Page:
AIDS 2012Gay and bisexual men who experienced domestic violence were twice as likely to not use condoms during their last sexual encounter, according to research based out of Atlanta and presented Friday, July 27, at the XIX International AIDS Conference (AIDS 2012) in Washington, DC. What’s more, the research claims to provide for the first time a definition of domestic violence that is specific to gay and bisexual men, and this definition does include HIV-related violence.

Previous research has suggested a link between domestic violence and unprotected sex in the general population, but much of the literature—information produced by the World Health Organization (WHO) and the U.S. Centers for Disease Control and Prevention (CDC), for example—ignores a population at high risk for HIV: men who have sex with men, or MSM. “We’re normally taking [research and data] derived from assumingly heterosexual women and applying it post hoc to MSM without any indication that it’s valid,” said Catherine Finneran, MPH, of Emory University, Rollins School of Public Health in Atlanta. As a result, the definitions and prevalence of domestic violence among MSM vary from study to study, which makes it difficult to explore HIV risk in this context.

Finneran and her colleagues—notably Rob Stephenson, PhD—set out to answer the question, “What do gay and bisexual men conceptualize as intimate partner violence?” Specifically, the researchers created the IPV-GBM Scale, which measures intimate partner violence among gay and bisexual and men.

To create the scale, researchers held focus groups with a total of 83 MSM in Atlanta. The men were presented with a list of items—such as “hit you,” “damage your property” and “call you fat”—and were asked, “Would you consider it violent if it happened to you from a male partner?” Many of the items came directly from the widely accepted Conflict Tactic Scale (CTS), but participants added other items, compiling a total of 30. Of note, participants added five HIV-related items; the standardized CTS and the CDC scale did not include HIV items.

Next, researchers surveyed 1,074 gay and bisexual men in Atlanta (51 percent were non-white, 51 percent were college educated, 27 percent were HIV positive, and 10 percent identified as bisexual). The survey asked the men, “If each of these 30 items happened to you from a male partner, would you consider it violence?”

Researchers applied other analyses to their data to look for underlying patterns. The results? An IPV-GBM Scale of 23 items. The items can be broken down to five unique categories (in order of prevalence):

  • Physical and sexual violence, such as hitting and raping, but also damaging property. This accounted for 32 percent of violence.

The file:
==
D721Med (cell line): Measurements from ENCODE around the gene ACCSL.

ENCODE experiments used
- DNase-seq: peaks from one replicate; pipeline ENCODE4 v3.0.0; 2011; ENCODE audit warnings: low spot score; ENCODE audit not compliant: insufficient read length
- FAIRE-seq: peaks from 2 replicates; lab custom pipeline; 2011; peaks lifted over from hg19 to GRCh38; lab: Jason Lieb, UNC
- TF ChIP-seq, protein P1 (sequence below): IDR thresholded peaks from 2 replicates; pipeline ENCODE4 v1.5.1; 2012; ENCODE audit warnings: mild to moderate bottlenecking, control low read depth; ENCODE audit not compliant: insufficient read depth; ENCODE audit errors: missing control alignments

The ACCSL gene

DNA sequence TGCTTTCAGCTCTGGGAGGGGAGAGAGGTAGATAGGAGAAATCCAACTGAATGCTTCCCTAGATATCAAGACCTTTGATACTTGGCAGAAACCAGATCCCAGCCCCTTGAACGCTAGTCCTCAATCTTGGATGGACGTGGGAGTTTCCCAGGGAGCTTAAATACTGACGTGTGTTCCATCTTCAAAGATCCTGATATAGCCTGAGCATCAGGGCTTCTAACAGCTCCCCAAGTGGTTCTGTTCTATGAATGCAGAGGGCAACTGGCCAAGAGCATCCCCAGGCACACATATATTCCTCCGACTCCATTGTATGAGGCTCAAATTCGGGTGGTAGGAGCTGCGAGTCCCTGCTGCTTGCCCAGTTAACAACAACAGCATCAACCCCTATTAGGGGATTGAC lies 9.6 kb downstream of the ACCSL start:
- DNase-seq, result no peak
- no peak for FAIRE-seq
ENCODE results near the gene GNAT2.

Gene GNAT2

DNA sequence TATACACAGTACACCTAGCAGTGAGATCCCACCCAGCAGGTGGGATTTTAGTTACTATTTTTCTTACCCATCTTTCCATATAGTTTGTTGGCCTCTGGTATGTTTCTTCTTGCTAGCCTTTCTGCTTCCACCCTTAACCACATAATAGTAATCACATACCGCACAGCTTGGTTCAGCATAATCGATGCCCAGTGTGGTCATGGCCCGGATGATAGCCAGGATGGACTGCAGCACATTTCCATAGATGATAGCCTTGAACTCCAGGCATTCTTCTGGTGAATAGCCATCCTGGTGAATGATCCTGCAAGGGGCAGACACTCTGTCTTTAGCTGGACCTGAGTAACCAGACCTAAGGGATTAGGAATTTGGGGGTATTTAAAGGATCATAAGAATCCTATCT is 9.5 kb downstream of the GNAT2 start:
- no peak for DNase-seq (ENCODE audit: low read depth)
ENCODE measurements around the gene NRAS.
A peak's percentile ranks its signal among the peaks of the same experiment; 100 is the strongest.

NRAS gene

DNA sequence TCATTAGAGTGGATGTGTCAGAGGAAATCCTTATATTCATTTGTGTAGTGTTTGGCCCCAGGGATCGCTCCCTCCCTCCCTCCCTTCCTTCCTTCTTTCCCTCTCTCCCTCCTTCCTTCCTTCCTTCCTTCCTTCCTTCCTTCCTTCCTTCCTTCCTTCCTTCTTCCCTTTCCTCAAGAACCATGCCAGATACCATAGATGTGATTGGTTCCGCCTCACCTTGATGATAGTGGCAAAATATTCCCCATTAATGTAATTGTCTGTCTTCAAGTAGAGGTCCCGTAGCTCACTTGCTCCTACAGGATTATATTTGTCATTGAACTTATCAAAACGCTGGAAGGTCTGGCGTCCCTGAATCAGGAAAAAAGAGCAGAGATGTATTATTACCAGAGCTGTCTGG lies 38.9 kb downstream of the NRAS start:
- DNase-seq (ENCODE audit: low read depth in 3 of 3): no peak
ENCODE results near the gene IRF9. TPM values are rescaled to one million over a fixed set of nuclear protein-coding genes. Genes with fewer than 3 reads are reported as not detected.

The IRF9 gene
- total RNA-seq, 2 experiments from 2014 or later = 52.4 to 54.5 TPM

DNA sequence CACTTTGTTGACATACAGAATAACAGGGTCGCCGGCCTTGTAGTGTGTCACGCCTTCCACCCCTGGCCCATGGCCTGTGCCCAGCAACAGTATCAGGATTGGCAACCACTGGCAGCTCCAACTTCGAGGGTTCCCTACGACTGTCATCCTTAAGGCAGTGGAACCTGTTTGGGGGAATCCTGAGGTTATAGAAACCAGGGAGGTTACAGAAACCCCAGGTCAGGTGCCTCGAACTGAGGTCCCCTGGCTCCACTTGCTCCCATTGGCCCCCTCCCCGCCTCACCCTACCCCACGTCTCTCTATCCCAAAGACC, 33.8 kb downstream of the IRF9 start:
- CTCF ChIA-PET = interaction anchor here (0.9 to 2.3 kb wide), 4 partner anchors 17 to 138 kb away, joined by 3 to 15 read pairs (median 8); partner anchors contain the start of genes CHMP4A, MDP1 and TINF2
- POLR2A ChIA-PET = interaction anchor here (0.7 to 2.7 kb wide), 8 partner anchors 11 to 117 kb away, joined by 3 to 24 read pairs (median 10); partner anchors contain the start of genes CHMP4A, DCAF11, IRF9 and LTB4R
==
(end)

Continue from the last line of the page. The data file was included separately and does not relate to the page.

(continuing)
• Monitoring, such as demanding access to your cell phone or repeatedly posting on your social networking pages. This accounted for 14 percent of violence.
  • Controlling, such as preventing you from seeing friends. This accounted for 5 percent of violence.
  • HIV-related violence. This included three items: “Lie to you about his status,” “Not tell you he had HIV before you had sex” and “Intentionally transmit HIV to you.” This also accounted for 5 percent of violence.
  • Emotional Violence, such as calling you fat or telling you to “act straight.” This accounted for 4 percent of violence.
To explore how the new scale compares with the standardized CTS and CDC models, researchers asked survey participants if they had experienced or perpetuated each of the 23 items in the past year. It turns out that the CDC model captured 14 percent of those instances, the CTS captured 28 percent, and the IPV-GBM Scale captured 46 percent.

Finally, the researchers looked at the link between IPV and HIV risk, which they measured as having unprotected anal intercourse. “We found that men who reported any experience of IPV in the last year were about twice as likely to have not used a condom the last time they had sex,” Finneran said. She noted that the CTS and CDC definitions of IPV were not associated with unsafe sex among MSM and that, based on other research, such an association is expected to exist.

“The new scale,” she concluded, captures a higher prevalence of domestic violence and “reflects the lived realities of gay and bisexual men.”

But questions remain. After the AIDS 2012 presentation, someone inquired whether researchers asked if the condomless sex occurred between main partners or casual partners—the underlying idea being that unsafe sex between long-term partners isn’t as risky. Finneran said they did distinguish between the two but that the results were the same for both categories. Finneran also pointed out that about 60 percent of HIV infections occur from main partners, a statistic that raises questions about the true level of HIV risk among long-term couples.

Another concern voiced from the audience was that defining items such as “calls me fat” as violence would pathologize gay relationships and also maximize the research findings. To which Finneran stressed that the definitions were created by gay men, not the researchers. But, she said, “we wanted to demonstrate that there are multiple forms of violence.”

The biggest issue brought up, though, was the fact that the category of HIV-related violence only included acts that were perpetuated by HIV-positive men, and none that were done to HIV-positive men. In other words, people with HIV were always the aggressors, never the victims. “I share that concern,” Finneran said. “I am uncomfortable with that aspect of the report’s conclusions, but I have to respect what the data says.” Other areas of HIV-related violence were brought up but not maintained in the final analysis, she said, adding that perhaps a subanalysis could shed light on the topic, as would surveying MSM outside the Atlanta area. In short, more research is needed.